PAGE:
- City of New York - Board of Transportation - New York City Transit System

1940 - 1953


 BMT Division (Surface)
Children's Three Cent Ticket

April 1946

scarce; about $25.00 - $40.00

.
notched corners, red prefix letter - with "not valid after" date on back
2" x 1"

uncommon, $10.00 - $15.00
square corners, black prefix letter - without not valid date on back
many single and double letter prefix letters seen
2" x 1"


common, individuals $3.00 to $7.00; strips of tickets: 10% premium
.

strip of 5 Tickets
.

.

   In 1950, the fare for the transit system rose to 10 cents. These 10 cent denomination tickets are somewhat rarer, as these were only used for three years: 1950 through 1953.

.....
A prefix
square corners, black prefix letter, red tint
2" x 1"
BTA-G891-1MM-7-49
B prefix - 7/1949
square corners, black prefix letter (unnumbered), red tint
2" x 1"
.
BTA-G446-3MM-6-50
B prefix - 6/1950
(also seen with BTA G446-1000M - Jan.'52)
square corners, black prefix letter, no tint
2" x 1"
BTA-G446-1000M-JAN, '52
D prefix - January 1952
square corners, red prefix letter printed with serial number, no tint
2" x 1"

uncommon; $10.00 - $15.00

.

.

First Unification; Vending & Advertising Employees Tickets
back not known
BTA-G432-100M-May-'51
Courtesy ticket to allow employees of ABC Vending to enter the
IND Division Subway & Elevated to service the gum vending machines
(Chicklets or Beeman's anyone?) and the "weigh yourself scales".
X prefix
BTA-R368-150M-Feb.'42
Courtesy ticket to allow employees of New York State Advertising to enter the IRT Division Subway & Elevated (presumably to post and change the various advertisments mounted on station walls and in the subway cars.)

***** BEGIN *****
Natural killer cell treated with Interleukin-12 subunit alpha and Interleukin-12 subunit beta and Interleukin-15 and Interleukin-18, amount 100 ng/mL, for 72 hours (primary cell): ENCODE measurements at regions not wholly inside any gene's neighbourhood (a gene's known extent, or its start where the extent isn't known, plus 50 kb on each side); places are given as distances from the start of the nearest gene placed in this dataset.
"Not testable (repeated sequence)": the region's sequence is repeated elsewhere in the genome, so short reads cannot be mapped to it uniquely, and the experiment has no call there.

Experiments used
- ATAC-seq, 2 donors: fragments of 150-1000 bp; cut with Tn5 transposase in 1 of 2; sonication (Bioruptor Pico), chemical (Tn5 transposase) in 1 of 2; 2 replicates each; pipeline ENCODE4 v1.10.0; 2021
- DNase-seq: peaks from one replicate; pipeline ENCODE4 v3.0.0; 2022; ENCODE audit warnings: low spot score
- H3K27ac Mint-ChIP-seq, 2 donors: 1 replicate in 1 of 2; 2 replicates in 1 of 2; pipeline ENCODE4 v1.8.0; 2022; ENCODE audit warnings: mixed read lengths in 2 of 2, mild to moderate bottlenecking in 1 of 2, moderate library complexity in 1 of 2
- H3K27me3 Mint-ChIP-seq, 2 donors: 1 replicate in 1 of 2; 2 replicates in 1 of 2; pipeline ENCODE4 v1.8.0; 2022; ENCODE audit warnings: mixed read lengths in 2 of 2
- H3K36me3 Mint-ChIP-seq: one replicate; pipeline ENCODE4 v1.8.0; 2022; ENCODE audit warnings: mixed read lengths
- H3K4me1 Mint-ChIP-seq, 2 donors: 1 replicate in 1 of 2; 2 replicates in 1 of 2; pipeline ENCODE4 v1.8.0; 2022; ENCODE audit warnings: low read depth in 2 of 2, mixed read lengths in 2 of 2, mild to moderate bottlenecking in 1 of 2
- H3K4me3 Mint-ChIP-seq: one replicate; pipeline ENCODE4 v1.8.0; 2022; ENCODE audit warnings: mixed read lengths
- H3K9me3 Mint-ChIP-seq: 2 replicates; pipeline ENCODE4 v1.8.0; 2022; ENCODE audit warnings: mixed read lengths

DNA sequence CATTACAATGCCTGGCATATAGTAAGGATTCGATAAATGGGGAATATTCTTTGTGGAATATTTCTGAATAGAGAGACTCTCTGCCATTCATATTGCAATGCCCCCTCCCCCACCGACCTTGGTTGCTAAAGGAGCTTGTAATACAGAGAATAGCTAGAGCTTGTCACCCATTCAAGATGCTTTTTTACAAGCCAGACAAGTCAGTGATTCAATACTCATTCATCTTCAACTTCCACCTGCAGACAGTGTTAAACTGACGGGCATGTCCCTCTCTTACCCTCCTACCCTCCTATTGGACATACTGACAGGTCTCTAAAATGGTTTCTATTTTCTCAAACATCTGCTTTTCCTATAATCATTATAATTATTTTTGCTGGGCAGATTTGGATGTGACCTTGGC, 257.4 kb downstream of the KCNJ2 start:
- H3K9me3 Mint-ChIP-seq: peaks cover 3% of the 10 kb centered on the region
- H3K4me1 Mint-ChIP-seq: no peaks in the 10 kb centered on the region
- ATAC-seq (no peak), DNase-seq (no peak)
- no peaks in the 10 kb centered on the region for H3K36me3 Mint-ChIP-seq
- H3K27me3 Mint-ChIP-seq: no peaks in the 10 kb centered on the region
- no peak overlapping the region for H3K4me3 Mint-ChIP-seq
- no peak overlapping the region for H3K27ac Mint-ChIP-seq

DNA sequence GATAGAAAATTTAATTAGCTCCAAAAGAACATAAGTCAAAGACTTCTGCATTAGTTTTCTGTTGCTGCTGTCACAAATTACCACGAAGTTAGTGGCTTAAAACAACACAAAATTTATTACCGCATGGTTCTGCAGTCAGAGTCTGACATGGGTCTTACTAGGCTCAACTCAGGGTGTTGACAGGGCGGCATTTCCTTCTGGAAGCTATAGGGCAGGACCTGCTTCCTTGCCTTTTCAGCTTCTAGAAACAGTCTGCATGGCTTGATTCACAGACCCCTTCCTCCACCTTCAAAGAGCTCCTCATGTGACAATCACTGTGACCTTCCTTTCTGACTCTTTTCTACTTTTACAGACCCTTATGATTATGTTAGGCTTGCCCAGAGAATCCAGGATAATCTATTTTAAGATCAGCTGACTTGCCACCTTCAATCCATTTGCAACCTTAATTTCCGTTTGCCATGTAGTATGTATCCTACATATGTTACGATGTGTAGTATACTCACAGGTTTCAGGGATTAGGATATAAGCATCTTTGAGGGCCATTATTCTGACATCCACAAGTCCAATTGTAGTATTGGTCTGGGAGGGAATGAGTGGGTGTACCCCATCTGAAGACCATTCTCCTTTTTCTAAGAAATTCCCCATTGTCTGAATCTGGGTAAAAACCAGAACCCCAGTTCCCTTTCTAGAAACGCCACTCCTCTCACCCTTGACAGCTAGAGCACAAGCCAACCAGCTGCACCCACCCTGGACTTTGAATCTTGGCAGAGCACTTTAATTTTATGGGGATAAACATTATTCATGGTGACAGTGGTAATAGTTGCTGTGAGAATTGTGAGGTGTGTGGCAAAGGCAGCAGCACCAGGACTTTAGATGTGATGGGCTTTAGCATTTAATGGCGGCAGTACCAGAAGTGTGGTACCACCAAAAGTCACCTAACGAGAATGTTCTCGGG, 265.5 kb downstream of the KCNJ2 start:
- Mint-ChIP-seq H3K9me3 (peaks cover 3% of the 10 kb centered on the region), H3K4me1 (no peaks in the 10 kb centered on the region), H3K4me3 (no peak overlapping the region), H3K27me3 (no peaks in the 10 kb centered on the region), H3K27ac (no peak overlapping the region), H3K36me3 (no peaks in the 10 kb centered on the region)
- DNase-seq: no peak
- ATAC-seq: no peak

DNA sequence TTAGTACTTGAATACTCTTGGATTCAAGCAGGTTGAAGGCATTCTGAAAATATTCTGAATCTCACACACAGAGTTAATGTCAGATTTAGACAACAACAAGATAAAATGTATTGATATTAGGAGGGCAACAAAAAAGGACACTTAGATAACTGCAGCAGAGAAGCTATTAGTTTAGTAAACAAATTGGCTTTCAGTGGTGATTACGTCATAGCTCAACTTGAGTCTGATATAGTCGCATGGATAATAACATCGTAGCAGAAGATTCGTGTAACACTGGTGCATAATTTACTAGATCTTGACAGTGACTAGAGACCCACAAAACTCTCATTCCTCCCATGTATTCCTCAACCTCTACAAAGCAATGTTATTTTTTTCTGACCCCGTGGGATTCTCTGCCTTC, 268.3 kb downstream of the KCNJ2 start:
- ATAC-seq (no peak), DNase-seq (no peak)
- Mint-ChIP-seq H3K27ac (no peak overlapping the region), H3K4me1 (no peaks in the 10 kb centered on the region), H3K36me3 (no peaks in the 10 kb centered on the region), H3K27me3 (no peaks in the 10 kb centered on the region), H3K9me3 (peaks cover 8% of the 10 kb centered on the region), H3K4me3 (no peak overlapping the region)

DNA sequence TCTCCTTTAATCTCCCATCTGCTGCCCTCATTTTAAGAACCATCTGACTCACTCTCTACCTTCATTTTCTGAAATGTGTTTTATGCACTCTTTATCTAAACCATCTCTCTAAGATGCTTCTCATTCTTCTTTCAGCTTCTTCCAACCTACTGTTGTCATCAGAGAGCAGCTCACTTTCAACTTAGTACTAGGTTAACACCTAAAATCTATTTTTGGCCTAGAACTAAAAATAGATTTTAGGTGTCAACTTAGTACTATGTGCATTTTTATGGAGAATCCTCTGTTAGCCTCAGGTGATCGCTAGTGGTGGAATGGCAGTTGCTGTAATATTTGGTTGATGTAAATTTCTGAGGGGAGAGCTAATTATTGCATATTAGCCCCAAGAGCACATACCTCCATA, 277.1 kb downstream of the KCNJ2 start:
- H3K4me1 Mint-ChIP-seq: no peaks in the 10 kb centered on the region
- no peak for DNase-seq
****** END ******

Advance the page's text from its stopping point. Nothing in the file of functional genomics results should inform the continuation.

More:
XX prefix
.
intentionally left blank
TAA-G432-200M-May '56
Courtesy ticket to allow employees of ABC Vending to enter the
IND Division Subway & Elevated to service the gum vending machines
(Chicklets or Beeman's anyone?) and the "weigh yourself scales".
X prefix
scarce, $20.00 - $25.00

.

.

First Unification Tickets with unknown purpose

square corners, no prefix letter, no tint
for surface lines & routes
2" x 1"

uncommon, $15.00 - $20.00


  

Second Unification Tickets - New York City Transit Authority
1953 to present

    This next ticket were issued under the auspices of the New York City Transit Authority. Its exact purpose is not known, as tokens were already in circulation, but obviously it was for general fare acceptance.

Second Unification Tickets with unknown purpose

TAA-G446-1MM 6-56
June 1956
2" x 1"

rare; $35.00 - $50.00

   

   



(one thing I've always found peculiar was the old plural spelling of employee's: employe's!)


Manhattan Railway (as its own entity) - Elevated Division
1879 - 1903
intentionally left blank
.
.


New York & Sea Beach Railway
1883 - 1896
intentionally left blank
1885
Employee's Monthly Pass - 1889
Brooklyn Heights Railroad
1896 - 1907
.....
.
.
Interborough Rapid Transit
1903 - 1940
.
.
Independent System
1932 - 1940
.
.
Brooklyn Manhattan Transit
1923 - 1940